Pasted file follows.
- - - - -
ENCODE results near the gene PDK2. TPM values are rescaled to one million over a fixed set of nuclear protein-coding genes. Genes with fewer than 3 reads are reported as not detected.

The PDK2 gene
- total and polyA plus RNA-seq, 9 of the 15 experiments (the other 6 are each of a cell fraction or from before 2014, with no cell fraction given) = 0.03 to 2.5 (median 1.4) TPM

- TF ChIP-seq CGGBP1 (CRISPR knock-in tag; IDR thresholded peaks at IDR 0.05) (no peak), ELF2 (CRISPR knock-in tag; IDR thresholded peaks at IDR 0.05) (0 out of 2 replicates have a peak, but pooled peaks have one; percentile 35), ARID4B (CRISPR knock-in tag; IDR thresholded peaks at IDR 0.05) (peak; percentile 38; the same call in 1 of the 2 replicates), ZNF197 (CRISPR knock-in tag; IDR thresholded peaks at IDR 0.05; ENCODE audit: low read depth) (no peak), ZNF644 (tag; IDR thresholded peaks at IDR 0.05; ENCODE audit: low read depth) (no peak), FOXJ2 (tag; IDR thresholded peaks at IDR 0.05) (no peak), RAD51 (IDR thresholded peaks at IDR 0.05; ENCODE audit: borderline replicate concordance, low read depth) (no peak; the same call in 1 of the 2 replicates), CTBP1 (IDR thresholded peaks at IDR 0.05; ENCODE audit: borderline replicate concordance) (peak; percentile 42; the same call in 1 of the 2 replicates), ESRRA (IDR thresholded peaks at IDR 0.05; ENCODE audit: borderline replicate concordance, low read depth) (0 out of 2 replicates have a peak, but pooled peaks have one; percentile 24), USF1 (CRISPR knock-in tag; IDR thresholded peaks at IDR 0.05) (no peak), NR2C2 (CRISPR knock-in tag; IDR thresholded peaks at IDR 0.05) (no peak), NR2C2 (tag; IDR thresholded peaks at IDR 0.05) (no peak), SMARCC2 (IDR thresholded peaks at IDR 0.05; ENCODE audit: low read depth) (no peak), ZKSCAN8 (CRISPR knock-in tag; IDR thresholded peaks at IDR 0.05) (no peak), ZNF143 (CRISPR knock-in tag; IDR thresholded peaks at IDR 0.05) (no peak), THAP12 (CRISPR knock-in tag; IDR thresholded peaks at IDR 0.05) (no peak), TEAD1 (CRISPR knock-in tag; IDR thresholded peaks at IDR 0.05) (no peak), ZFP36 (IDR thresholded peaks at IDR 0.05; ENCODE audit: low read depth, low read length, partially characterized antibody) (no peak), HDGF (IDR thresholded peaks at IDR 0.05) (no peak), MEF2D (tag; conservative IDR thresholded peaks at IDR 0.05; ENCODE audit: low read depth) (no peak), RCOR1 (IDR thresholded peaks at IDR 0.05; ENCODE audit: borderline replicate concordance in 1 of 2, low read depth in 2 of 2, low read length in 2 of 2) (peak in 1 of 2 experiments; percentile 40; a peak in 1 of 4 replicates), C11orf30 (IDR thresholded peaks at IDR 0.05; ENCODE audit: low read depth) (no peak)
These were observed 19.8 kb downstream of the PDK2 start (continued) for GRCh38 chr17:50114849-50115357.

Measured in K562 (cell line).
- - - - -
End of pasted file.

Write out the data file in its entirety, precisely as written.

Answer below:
ENCODE results near the gene PDK2. TPM values are rescaled to one million over a fixed set of nuclear protein-coding genes. Genes with fewer than 3 reads are reported as not detected.

The PDK2 gene
- total and polyA plus RNA-seq, 9 of the 15 experiments (the other 6 are each of a cell fraction or from before 2014, with no cell fraction given) = 0.03 to 2.5 (median 1.4) TPM

- TF ChIP-seq CGGBP1 (CRISPR knock-in tag; IDR thresholded peaks at IDR 0.05) (no peak), ELF2 (CRISPR knock-in tag; IDR thresholded peaks at IDR 0.05) (0 out of 2 replicates have a peak, but pooled peaks have one; percentile 35), ARID4B (CRISPR knock-in tag; IDR thresholded peaks at IDR 0.05) (peak; percentile 38; the same call in 1 of the 2 replicates), ZNF197 (CRISPR knock-in tag; IDR thresholded peaks at IDR 0.05; ENCODE audit: low read depth) (no peak), ZNF644 (tag; IDR thresholded peaks at IDR 0.05; ENCODE audit: low read depth) (no peak), FOXJ2 (tag; IDR thresholded peaks at IDR 0.05) (no peak), RAD51 (IDR thresholded peaks at IDR 0.05; ENCODE audit: borderline replicate concordance, low read depth) (no peak; the same call in 1 of the 2 replicates), CTBP1 (IDR thresholded peaks at IDR 0.05; ENCODE audit: borderline replicate concordance) (peak; percentile 42; the same call in 1 of the 2 replicates), ESRRA (IDR thresholded peaks at IDR 0.05; ENCODE audit: borderline replicate concordance, low read depth) (0 out of 2 replicates have a peak, but pooled peaks have one; percentile 24), USF1 (CRISPR knock-in tag; IDR thresholded peaks at IDR 0.05) (no peak), NR2C2 (CRISPR knock-in tag; IDR thresholded peaks at IDR 0.05) (no peak), NR2C2 (tag; IDR thresholded peaks at IDR 0.05) (no peak), SMARCC2 (IDR thresholded peaks at IDR 0.05; ENCODE audit: low read depth) (no peak), ZKSCAN8 (CRISPR knock-in tag; IDR thresholded peaks at IDR 0.05) (no peak), ZNF143 (CRISPR knock-in tag; IDR thresholded peaks at IDR 0.05) (no peak), THAP12 (CRISPR knock-in tag; IDR thresholded peaks at IDR 0.05) (no peak), TEAD1 (CRISPR knock-in tag; IDR thresholded peaks at IDR 0.05) (no peak), ZFP36 (IDR thresholded peaks at IDR 0.05; ENCODE audit: low read depth, low read length, partially characterized antibody) (no peak), HDGF (IDR thresholded peaks at IDR 0.05) (no peak), MEF2D (tag; conservative IDR thresholded peaks at IDR 0.05; ENCODE audit: low read depth) (no peak), RCOR1 (IDR thresholded peaks at IDR 0.05; ENCODE audit: borderline replicate concordance in 1 of 2, low read depth in 2 of 2, low read length in 2 of 2) (peak in 1 of 2 experiments; percentile 40; a peak in 1 of 4 replicates), C11orf30 (IDR thresholded peaks at IDR 0.05; ENCODE audit: low read depth) (no peak)
These were observed 19.8 kb downstream of the PDK2 start (continued) for GRCh38 chr17:50114849-50115357.

Measured in K562 (cell line).